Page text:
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The Biology of Advanced Melanoma

Panelists:Keith T. Flaherty, MD Massachusetts General Hospital;Georgina Long, BSc, MBBS, FRACP, Melanoma Institute of Australia;Jason J. Luke, MD, FACP, University of Chicago;Jeffrey S. Weber, MD, NYU Langone Medical Center;Jonathan S. Zager, MD, Moffitt Cancer Center
Published: Thursday, Jul 14, 2016


 
Transcript:

Keith T. Flaherty, MD:
Hello, and thank you for joining us today for this OncLive Peer Exchange Panel Discussion on the Treatment of Advanced Melanoma and Basal Cell Carcinoma. In the last 5 years, there have been FDA approvals for 12 new agents and combination therapies for patients with advanced melanoma. This is only the tip of the iceberg, with extensive research still ongoing in the field. With this explosive progress, there is a lot to learn about optimal use of newly developed agents and emerging agents. This OncLive Peer Exchange will focus on personalized approaches to treatment as well as looking at schedules, dosing, and sequencing of novel agents.

I’m Dr. Keith Flaherty. I’m the director of the Termeer Center for Targeted Therapy at the Massachusetts General Hospital in Boston, Massachusetts, and professor of medicine at Harvard Medical School. Joining me today are Dr. Georgina Long, professor of melanoma medical oncology and translational research at the Melanoma Institute of Australia, the University of Sydney; Dr. Jason Luke, assistant professor of medicine and in the Melanoma and Developmental Therapeutics Clinics at the University of Chicago; Dr. Jeff Weber, the deputy director of the Laura and Isaac Perlmutter Cancer Center and professor of medicine at NYU Langone Medical Center in New York; and Dr. Jonathan Zager, a professor of surgery and the director of regional therapies at Moffitt Cancer Center in Tampa, Florida. Thank you all for joining us. Let’s begin.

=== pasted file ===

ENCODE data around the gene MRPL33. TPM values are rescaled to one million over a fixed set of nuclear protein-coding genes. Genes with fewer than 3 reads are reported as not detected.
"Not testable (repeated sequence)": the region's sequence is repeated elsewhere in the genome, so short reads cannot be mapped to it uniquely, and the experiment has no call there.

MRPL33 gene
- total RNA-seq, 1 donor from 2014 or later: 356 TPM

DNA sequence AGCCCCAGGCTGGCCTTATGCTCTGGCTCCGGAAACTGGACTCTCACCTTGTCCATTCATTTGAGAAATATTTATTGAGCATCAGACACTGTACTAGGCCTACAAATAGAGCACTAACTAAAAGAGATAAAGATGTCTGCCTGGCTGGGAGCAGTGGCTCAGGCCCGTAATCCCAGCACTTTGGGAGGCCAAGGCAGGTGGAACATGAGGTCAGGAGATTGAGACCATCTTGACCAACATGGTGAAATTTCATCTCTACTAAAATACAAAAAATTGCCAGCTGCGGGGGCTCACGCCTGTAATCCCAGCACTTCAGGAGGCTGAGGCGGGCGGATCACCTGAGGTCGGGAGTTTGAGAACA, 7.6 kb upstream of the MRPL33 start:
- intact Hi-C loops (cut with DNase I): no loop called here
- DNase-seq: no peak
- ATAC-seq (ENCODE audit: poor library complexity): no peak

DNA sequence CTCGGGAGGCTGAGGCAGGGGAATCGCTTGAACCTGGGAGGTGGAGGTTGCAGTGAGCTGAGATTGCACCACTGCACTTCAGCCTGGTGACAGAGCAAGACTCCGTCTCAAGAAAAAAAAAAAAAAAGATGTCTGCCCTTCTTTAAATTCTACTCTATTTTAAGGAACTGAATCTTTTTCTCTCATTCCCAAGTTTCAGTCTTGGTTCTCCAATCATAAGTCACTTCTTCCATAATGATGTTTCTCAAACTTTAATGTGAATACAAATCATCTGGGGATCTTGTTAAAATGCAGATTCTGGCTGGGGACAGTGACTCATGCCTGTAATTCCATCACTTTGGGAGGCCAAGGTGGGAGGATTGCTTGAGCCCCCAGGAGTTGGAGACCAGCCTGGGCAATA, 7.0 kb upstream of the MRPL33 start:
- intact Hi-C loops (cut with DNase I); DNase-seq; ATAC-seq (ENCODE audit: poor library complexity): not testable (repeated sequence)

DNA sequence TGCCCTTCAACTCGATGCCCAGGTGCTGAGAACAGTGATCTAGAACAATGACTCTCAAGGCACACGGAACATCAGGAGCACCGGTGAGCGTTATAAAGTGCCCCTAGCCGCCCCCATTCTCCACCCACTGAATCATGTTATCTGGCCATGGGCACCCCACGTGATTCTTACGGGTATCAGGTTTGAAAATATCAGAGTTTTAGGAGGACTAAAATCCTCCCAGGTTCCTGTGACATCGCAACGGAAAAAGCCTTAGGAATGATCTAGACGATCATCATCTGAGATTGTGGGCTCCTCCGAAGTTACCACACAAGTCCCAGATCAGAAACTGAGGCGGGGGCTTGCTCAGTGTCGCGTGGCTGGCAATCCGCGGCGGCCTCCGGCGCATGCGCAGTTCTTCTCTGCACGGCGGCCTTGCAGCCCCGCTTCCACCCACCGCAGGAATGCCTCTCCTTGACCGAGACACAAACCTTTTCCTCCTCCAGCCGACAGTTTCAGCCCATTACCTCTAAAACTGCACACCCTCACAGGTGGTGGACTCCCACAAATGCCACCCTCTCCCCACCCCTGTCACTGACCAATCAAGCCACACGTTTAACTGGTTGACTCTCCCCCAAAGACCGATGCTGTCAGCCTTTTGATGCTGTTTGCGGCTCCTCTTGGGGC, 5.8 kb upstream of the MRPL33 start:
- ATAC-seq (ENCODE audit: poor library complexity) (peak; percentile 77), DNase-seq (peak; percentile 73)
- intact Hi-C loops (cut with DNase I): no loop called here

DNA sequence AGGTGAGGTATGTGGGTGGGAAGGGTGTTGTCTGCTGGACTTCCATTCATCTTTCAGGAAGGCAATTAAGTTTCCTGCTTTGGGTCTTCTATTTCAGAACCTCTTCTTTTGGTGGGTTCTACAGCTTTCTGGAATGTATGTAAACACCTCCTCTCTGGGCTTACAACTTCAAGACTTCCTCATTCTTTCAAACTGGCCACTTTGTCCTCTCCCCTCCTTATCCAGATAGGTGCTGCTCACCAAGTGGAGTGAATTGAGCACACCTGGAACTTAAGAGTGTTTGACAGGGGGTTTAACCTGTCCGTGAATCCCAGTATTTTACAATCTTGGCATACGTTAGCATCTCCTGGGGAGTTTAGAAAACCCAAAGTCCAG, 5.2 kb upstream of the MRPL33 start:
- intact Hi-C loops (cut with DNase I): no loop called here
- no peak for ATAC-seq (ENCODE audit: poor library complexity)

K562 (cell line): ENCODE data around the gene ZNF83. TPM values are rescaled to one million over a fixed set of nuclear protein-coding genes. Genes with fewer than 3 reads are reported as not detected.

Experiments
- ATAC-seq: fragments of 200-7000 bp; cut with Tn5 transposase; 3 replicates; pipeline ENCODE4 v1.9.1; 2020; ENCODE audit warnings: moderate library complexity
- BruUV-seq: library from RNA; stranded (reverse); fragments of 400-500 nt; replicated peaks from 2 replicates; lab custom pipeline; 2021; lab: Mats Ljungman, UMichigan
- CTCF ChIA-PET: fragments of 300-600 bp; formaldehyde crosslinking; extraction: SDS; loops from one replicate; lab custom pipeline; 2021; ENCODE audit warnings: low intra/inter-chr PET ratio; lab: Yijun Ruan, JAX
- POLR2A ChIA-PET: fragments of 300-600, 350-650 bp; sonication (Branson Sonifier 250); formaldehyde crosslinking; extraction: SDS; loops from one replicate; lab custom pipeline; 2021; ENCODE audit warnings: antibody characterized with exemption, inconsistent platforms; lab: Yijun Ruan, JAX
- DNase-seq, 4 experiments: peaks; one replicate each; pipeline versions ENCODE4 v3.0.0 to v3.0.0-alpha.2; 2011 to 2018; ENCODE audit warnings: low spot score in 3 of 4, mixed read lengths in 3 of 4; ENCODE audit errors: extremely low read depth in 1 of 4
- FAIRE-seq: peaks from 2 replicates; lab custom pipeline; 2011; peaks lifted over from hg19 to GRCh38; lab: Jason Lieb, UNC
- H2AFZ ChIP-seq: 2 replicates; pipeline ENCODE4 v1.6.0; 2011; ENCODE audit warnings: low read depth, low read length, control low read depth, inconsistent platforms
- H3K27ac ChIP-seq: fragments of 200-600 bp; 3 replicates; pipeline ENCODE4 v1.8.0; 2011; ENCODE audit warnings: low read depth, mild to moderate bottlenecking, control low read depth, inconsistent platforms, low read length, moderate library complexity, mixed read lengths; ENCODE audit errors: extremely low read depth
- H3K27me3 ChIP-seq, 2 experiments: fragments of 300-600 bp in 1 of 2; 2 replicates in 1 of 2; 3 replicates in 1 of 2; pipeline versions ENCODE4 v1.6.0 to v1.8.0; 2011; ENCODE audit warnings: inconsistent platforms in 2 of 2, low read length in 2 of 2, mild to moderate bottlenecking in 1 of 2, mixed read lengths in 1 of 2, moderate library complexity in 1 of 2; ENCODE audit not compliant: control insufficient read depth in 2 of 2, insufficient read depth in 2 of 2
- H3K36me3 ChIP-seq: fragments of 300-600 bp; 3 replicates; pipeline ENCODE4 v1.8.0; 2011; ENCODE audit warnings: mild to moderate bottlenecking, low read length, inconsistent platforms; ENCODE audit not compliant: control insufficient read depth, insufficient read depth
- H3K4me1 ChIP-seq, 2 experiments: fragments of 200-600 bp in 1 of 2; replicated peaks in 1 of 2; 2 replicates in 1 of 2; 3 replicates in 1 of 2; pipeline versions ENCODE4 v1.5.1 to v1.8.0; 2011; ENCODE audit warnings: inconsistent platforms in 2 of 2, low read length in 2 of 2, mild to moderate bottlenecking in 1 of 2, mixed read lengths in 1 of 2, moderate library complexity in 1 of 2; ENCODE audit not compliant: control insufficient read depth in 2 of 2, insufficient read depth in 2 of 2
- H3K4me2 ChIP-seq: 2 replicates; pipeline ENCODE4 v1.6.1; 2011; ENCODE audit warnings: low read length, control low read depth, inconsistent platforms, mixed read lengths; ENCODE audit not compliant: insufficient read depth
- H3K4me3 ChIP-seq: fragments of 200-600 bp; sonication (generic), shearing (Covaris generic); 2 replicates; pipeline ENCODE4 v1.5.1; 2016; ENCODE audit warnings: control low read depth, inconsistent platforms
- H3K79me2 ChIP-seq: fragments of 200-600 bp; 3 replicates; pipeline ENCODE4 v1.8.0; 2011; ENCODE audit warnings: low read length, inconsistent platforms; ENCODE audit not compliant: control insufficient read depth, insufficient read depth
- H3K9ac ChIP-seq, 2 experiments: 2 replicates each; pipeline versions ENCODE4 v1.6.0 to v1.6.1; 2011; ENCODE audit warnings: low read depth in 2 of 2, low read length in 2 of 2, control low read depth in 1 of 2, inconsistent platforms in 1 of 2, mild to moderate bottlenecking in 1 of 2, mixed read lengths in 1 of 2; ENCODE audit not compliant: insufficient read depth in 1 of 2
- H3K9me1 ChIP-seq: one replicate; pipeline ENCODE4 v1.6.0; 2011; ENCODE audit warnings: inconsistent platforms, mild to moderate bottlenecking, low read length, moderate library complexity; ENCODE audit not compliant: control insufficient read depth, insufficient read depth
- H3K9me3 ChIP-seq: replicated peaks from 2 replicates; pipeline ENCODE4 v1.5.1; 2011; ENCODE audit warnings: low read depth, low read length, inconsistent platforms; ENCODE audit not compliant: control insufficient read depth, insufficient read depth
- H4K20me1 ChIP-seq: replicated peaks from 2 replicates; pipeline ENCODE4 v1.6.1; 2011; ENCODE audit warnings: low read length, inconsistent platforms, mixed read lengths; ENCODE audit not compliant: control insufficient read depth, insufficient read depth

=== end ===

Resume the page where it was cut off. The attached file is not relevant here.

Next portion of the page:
So, to the distinguished panel today, I thought it would be useful before diving into the therapies to take a little bit of a look at the biology of melanoma and how that sets us up for thinking about the application of targeted therapy, immune therapy, the same. Again, saving the therapies for a moment, maybe Georgina, just give the audience a little bit of a sense of how it is that we think about the important genetic subgroups or subpopulations within melanoma.

Georgina Long, BSc, MBBS: Sure. What we really know and understand very well are these driver mutations which we see commonly in melanoma. And that would be mutated BRAF, particularly V600, NRAS mutations, and in alterations in NF1. However, having said that, we know from the extensive research and the recent data from the TCGA (The Cancer Genome Atlas) that there are many mutations and aberrations in melanoma, particularly cutaneous melanoma, which is the most common of the melanoma subtypes. And how this relates to what’s happening with genes being expressed, the immune system, and the microenvironment, it’s still something we’re working out. But in terms of how we approach it therapeutically, we think in terms of that big group of BRAF, NRAS, NF1, and then CK, of course, but there are many aberrations. And we know that cutaneous melanoma is highly, highly mutated and has a strong UVC (ultraviolet C) signature in general. The proportions are important as well. About 40% have a BRAF mutation in cutaneous melanoma.

Keith T. Flaherty, MD: And in your practice, how would you quote this? The NRAS mutant population for which new therapies may be emerging, how many patients, what percentage?